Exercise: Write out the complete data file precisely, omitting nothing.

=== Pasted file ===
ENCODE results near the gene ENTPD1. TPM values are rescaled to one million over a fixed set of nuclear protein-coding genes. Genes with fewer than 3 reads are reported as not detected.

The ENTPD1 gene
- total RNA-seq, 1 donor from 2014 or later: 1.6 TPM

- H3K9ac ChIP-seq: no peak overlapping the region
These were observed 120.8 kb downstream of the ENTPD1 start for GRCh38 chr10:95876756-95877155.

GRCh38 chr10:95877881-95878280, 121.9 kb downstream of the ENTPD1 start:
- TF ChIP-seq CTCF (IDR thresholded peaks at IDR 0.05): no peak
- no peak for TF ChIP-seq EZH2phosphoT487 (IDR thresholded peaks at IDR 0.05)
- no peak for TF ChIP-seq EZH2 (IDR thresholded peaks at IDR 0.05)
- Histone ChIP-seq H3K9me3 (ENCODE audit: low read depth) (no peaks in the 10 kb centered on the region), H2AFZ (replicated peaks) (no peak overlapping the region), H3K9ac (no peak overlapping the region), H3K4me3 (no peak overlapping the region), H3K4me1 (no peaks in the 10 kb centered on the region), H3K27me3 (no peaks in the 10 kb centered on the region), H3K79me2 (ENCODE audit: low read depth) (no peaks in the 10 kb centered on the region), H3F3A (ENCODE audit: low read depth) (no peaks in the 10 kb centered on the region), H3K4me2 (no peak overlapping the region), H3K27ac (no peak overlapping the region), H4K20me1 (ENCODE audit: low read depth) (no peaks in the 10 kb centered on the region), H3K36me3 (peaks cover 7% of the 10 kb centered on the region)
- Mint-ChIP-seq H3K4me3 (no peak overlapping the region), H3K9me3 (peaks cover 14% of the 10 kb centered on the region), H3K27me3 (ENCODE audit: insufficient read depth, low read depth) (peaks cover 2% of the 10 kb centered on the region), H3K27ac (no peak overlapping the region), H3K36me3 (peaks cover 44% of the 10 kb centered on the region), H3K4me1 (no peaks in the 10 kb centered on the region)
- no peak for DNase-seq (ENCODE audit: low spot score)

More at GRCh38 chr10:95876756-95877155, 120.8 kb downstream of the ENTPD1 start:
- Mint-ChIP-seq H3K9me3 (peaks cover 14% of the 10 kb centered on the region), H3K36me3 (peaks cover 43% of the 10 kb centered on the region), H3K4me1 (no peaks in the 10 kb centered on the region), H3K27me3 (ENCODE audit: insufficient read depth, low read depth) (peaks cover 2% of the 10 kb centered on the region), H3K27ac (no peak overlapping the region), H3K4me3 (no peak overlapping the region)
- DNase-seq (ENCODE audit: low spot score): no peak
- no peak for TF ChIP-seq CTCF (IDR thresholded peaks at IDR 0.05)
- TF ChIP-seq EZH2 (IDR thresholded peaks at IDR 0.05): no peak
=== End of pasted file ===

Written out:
ENCODE results near the gene ENTPD1. TPM values are rescaled to one million over a fixed set of nuclear protein-coding genes. Genes with fewer than 3 reads are reported as not detected.

The ENTPD1 gene
- total RNA-seq, 1 donor from 2014 or later: 1.6 TPM

- H3K9ac ChIP-seq: no peak overlapping the region
These were observed 120.8 kb downstream of the ENTPD1 start for GRCh38 chr10:95876756-95877155.

GRCh38 chr10:95877881-95878280, 121.9 kb downstream of the ENTPD1 start:
- TF ChIP-seq CTCF (IDR thresholded peaks at IDR 0.05): no peak
- no peak for TF ChIP-seq EZH2phosphoT487 (IDR thresholded peaks at IDR 0.05)
- no peak for TF ChIP-seq EZH2 (IDR thresholded peaks at IDR 0.05)
- Histone ChIP-seq H3K9me3 (ENCODE audit: low read depth) (no peaks in the 10 kb centered on the region), H2AFZ (replicated peaks) (no peak overlapping the region), H3K9ac (no peak overlapping the region), H3K4me3 (no peak overlapping the region), H3K4me1 (no peaks in the 10 kb centered on the region), H3K27me3 (no peaks in the 10 kb centered on the region), H3K79me2 (ENCODE audit: low read depth) (no peaks in the 10 kb centered on the region), H3F3A (ENCODE audit: low read depth) (no peaks in the 10 kb centered on the region), H3K4me2 (no peak overlapping the region), H3K27ac (no peak overlapping the region), H4K20me1 (ENCODE audit: low read depth) (no peaks in the 10 kb centered on the region), H3K36me3 (peaks cover 7% of the 10 kb centered on the region)
- Mint-ChIP-seq H3K4me3 (no peak overlapping the region), H3K9me3 (peaks cover 14% of the 10 kb centered on the region), H3K27me3 (ENCODE audit: insufficient read depth, low read depth) (peaks cover 2% of the 10 kb centered on the region), H3K27ac (no peak overlapping the region), H3K36me3 (peaks cover 44% of the 10 kb centered on the region), H3K4me1 (no peaks in the 10 kb centered on the region)
- no peak for DNase-seq (ENCODE audit: low spot score)

More at GRCh38 chr10:95876756-95877155, 120.8 kb downstream of the ENTPD1 start:
- Mint-ChIP-seq H3K9me3 (peaks cover 14% of the 10 kb centered on the region), H3K36me3 (peaks cover 43% of the 10 kb centered on the region), H3K4me1 (no peaks in the 10 kb centered on the region), H3K27me3 (ENCODE audit: insufficient read depth, low read depth) (peaks cover 2% of the 10 kb centered on the region), H3K27ac (no peak overlapping the region), H3K4me3 (no peak overlapping the region)
- DNase-seq (ENCODE audit: low spot score): no peak
- no peak for TF ChIP-seq CTCF (IDR thresholded peaks at IDR 0.05)
- TF ChIP-seq EZH2 (IDR thresholded peaks at IDR 0.05): no peak